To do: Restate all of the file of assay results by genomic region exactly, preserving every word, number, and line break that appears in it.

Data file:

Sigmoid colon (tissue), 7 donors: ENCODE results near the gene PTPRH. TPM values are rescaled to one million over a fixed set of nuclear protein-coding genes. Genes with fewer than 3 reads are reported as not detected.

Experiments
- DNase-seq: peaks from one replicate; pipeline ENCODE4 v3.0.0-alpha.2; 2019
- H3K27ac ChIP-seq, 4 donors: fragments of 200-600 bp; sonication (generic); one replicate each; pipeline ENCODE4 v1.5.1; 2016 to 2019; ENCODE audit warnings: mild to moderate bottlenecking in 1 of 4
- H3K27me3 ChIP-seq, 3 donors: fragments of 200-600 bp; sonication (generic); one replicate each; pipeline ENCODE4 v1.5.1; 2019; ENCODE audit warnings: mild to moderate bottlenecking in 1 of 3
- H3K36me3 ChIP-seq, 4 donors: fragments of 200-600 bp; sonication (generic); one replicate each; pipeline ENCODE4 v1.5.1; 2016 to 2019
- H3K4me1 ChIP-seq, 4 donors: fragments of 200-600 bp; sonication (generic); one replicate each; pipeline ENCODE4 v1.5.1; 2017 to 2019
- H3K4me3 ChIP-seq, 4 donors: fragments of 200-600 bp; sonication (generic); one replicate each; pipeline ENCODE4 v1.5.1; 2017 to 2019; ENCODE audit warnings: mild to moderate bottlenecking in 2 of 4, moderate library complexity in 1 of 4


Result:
Sigmoid colon (tissue), 7 donors: ENCODE results near the gene PTPRH. TPM values are rescaled to one million over a fixed set of nuclear protein-coding genes. Genes with fewer than 3 reads are reported as not detected.

Experiments
- DNase-seq: peaks from one replicate; pipeline ENCODE4 v3.0.0-alpha.2; 2019
- H3K27ac ChIP-seq, 4 donors: fragments of 200-600 bp; sonication (generic); one replicate each; pipeline ENCODE4 v1.5.1; 2016 to 2019; ENCODE audit warnings: mild to moderate bottlenecking in 1 of 4
- H3K27me3 ChIP-seq, 3 donors: fragments of 200-600 bp; sonication (generic); one replicate each; pipeline ENCODE4 v1.5.1; 2019; ENCODE audit warnings: mild to moderate bottlenecking in 1 of 3
- H3K36me3 ChIP-seq, 4 donors: fragments of 200-600 bp; sonication (generic); one replicate each; pipeline ENCODE4 v1.5.1; 2016 to 2019
- H3K4me1 ChIP-seq, 4 donors: fragments of 200-600 bp; sonication (generic); one replicate each; pipeline ENCODE4 v1.5.1; 2017 to 2019
- H3K4me3 ChIP-seq, 4 donors: fragments of 200-600 bp; sonication (generic); one replicate each; pipeline ENCODE4 v1.5.1; 2017 to 2019; ENCODE audit warnings: mild to moderate bottlenecking in 2 of 4, moderate library complexity in 1 of 4